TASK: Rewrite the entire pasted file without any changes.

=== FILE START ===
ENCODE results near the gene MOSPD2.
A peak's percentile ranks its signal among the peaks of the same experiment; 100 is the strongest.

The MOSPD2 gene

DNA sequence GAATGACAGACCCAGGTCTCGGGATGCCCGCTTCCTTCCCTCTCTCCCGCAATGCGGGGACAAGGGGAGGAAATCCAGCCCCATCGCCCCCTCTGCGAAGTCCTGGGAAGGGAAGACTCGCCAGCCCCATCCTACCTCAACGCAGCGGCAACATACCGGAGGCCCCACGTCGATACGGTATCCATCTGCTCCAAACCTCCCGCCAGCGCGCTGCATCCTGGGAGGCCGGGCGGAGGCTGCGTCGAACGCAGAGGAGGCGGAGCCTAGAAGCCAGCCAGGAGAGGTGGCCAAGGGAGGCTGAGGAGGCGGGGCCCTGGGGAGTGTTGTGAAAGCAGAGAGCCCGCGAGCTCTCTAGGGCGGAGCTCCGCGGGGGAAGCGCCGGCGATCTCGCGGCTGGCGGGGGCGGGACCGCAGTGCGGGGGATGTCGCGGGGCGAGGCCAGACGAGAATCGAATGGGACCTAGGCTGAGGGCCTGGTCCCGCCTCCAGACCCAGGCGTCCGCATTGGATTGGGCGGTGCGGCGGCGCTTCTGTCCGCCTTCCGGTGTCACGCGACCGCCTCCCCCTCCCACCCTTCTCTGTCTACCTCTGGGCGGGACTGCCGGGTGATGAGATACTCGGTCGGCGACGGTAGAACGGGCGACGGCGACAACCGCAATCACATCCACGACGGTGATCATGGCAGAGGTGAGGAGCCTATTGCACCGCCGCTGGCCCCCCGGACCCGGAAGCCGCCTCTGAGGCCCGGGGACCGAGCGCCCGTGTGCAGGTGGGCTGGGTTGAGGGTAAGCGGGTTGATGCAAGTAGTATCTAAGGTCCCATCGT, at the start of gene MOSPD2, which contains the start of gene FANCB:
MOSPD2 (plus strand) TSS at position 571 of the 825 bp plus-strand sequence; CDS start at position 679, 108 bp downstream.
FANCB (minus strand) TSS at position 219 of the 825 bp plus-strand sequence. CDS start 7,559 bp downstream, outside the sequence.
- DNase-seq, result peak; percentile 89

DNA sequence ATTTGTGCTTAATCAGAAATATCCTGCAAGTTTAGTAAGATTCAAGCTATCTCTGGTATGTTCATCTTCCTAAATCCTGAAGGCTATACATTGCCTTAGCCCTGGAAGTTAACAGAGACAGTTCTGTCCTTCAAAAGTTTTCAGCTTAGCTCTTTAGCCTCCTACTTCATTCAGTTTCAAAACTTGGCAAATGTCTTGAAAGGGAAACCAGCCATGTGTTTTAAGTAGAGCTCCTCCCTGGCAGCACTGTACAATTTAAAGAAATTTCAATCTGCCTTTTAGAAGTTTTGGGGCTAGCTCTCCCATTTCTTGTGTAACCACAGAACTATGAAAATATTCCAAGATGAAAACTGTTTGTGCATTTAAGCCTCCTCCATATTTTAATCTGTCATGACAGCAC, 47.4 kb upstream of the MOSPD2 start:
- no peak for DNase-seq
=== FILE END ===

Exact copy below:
ENCODE results near the gene MOSPD2.
A peak's percentile ranks its signal among the peaks of the same experiment; 100 is the strongest.

The MOSPD2 gene

DNA sequence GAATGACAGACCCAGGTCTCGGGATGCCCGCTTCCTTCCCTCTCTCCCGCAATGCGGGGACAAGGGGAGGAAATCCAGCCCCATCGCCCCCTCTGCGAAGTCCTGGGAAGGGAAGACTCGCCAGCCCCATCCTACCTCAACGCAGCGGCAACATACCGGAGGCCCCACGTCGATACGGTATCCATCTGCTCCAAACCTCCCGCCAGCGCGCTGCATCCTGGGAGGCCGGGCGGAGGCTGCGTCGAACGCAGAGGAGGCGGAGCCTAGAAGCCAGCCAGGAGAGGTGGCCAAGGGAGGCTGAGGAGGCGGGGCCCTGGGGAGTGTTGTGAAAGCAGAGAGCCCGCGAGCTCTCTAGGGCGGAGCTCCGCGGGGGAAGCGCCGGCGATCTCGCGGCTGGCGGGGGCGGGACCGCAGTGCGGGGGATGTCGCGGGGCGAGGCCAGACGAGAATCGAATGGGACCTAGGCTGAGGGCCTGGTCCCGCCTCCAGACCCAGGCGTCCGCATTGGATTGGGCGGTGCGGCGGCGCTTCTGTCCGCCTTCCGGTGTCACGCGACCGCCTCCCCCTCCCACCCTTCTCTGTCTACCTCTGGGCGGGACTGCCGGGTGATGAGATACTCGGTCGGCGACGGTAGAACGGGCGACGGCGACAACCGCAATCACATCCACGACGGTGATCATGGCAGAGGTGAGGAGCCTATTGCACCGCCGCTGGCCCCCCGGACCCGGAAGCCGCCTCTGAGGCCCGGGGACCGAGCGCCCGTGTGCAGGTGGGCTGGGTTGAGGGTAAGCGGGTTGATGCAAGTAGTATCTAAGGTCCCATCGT, at the start of gene MOSPD2, which contains the start of gene FANCB:
MOSPD2 (plus strand) TSS at position 571 of the 825 bp plus-strand sequence; CDS start at position 679, 108 bp downstream.
FANCB (minus strand) TSS at position 219 of the 825 bp plus-strand sequence. CDS start 7,559 bp downstream, outside the sequence.
- DNase-seq, result peak; percentile 89

DNA sequence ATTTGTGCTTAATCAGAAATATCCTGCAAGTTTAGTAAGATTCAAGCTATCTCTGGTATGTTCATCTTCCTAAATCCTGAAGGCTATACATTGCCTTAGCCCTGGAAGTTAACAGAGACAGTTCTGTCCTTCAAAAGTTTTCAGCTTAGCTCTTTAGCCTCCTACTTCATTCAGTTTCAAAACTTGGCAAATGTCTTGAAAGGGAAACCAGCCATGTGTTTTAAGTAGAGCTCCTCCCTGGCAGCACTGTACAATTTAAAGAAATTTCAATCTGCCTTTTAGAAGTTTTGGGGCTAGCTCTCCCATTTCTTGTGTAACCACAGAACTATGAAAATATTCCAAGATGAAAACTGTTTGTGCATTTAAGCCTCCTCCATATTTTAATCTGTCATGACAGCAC, 47.4 kb upstream of the MOSPD2 start:
- no peak for DNase-seq